How do I get my song ready for the Mastering Engineer?

Through no fault of their own, musicians and mixing engineers often misunderstand exactly what a mastering engineer wants. Some mastering engineers like to pretend that there is some hidden aura around what they do, and that they can work magic with whatever you give them. The truth is that these mastering engineers only make their own job harder. There are a few simple guidelines to follow when preparing your mix for mastering:


If you only read one thing on this page, please make it this paragraph. It's perfectly fine if your mix doesn't sound nearly as loud as your favorite album — it's not supposed to yet. Part of the process of getting a song mastered is increasing its loudness. Of particular note: If you record and mix 24-bit audio, your mix could peak as low as -20 dBFS without any difference in the loudness or quality of the final CD master. You should feel comfortable sending mixes that peak around -6 dBFS to your mastering engineer. Most of the energy of your mix (RMS) should be around -18 to -20 dBFS. It doesn't matter what genre you produce when it comes to mix loudness - let the volume come during mastering.

What Format?

High-resolution data files are preferred, especially for clients who choose mastering online via FTP. Save your songs as 24-bit WAV files if at all possible, but 16-bit files are also acceptable. Sample rate matters less, but here they are from most to least preferred: 44.1kHz, 88.2kHz, 96kHz, 48kHz, 192kHz. If you already work in one of those sample rates, please don't convert it to another before sending it to me. Also, if you mail a CD, please make sure it's a data CD and not an audio CD. Don't hesitate to contact me if this part is confusing, it may save us both time and effort.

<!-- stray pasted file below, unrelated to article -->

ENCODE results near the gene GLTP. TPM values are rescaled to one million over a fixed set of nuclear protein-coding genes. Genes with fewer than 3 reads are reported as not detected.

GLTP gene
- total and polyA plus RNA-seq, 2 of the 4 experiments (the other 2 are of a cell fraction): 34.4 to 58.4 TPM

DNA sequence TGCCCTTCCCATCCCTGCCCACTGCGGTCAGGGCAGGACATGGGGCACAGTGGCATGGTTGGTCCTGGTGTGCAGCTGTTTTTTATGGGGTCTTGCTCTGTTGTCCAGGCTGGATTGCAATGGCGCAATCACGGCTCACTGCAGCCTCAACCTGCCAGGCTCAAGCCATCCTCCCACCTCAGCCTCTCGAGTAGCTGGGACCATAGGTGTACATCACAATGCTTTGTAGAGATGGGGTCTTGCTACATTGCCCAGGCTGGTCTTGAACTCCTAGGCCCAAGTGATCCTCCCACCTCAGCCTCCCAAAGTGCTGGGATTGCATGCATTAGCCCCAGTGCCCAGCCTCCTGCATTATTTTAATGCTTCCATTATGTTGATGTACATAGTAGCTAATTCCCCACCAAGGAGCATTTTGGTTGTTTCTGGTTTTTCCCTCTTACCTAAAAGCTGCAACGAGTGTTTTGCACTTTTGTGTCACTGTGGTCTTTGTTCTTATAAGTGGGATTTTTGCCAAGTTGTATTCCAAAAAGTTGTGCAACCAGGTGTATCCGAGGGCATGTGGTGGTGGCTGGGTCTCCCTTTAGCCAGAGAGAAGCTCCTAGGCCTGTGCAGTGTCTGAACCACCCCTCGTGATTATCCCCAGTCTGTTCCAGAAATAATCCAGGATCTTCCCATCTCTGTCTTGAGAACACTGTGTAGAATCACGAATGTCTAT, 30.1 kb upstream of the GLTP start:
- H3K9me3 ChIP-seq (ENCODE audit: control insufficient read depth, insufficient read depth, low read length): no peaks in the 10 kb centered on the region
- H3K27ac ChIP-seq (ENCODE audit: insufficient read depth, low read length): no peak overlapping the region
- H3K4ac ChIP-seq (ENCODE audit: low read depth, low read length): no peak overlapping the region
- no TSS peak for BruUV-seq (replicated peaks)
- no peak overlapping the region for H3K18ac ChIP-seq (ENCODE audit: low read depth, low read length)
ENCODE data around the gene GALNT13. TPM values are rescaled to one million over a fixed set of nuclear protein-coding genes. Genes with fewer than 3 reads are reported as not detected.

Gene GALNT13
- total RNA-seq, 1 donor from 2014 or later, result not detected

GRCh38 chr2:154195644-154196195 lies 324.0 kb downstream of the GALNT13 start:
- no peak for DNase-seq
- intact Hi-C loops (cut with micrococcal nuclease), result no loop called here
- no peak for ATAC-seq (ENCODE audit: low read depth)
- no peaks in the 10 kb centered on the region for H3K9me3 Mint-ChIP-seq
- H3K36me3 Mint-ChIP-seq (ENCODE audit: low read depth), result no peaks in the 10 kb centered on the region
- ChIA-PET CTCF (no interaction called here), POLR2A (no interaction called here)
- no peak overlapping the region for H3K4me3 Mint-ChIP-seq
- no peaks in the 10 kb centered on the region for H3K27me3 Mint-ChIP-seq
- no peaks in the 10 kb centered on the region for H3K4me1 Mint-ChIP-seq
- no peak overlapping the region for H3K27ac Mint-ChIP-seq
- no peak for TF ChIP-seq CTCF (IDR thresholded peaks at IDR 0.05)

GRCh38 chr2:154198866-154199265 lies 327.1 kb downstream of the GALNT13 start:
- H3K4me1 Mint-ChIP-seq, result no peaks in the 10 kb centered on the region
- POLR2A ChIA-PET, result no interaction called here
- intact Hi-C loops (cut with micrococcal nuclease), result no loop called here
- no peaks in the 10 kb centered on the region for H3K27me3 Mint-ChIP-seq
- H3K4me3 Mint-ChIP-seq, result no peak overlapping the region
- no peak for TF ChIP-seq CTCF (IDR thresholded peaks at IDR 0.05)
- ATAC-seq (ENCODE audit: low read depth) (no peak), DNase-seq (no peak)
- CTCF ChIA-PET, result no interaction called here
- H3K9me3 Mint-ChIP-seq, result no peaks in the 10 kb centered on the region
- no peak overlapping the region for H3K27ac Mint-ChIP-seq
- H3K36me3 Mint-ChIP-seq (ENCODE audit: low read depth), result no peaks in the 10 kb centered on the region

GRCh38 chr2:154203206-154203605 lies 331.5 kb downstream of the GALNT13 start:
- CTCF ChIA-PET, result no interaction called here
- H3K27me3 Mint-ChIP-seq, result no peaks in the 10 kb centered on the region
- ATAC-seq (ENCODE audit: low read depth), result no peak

Wait, I thought the highest sample rates were the best?

While higher bitrates are always preferred, higher sample rates aren't always required. When recording, higher sample rates will be more accurate and true to the audio being recorded. However, mastering engineers typically prefer to apply as few processes as possible to projects in order to maintain fidelity. Since a CD is burned at 44.1kHz, I prefer to work with files that are 24-bits and 44.1kHz. Reducing the bitrate is always part of the last step in CD mastering, because the rest of the process is typically done at 32, 48, or even 64 bits. Again, feel free to contact me with any questions about this or any other step.

Edits, Fade-Ins, and Fade-Outs

Fading tracks in and out is not commonly understood to be the mastering engineer's job among indie artists. It's fine if you have a few seconds of "dead air" before and after your song. In fact, it makes some tasks like noise/hum removal much easier. If you trim a song so that it begins with the music and fades out to digital silence, it can be much harder to isolate a sample of pure noise or hum for the cancellation and removal process. Fade-ins and fade-outs can be done with extreme precision during the audio mastering process; simply let me know where you want the tracks to begin and end, and how long you want any fades to be.

Stereo Mix Bus Processing

It is typically best to leave any stereo mix processing to the mastering studio. If you have an equalizer or compressor across the master bus, or affecting the entire mix, please disable it when you prepare your files for me. By all means, print a second copy with the bus effects activated so I can hear the direction you want your mix to go. Very mild processing, such as 1 or 2 dB of compression with your favorite sounding compressor, is perfectly fine. This tip more applies to those who try to get their mix to sound "huge" or "loud" or before it's supposed to sound that way. Tell me how you want it to sound, and let me do the work.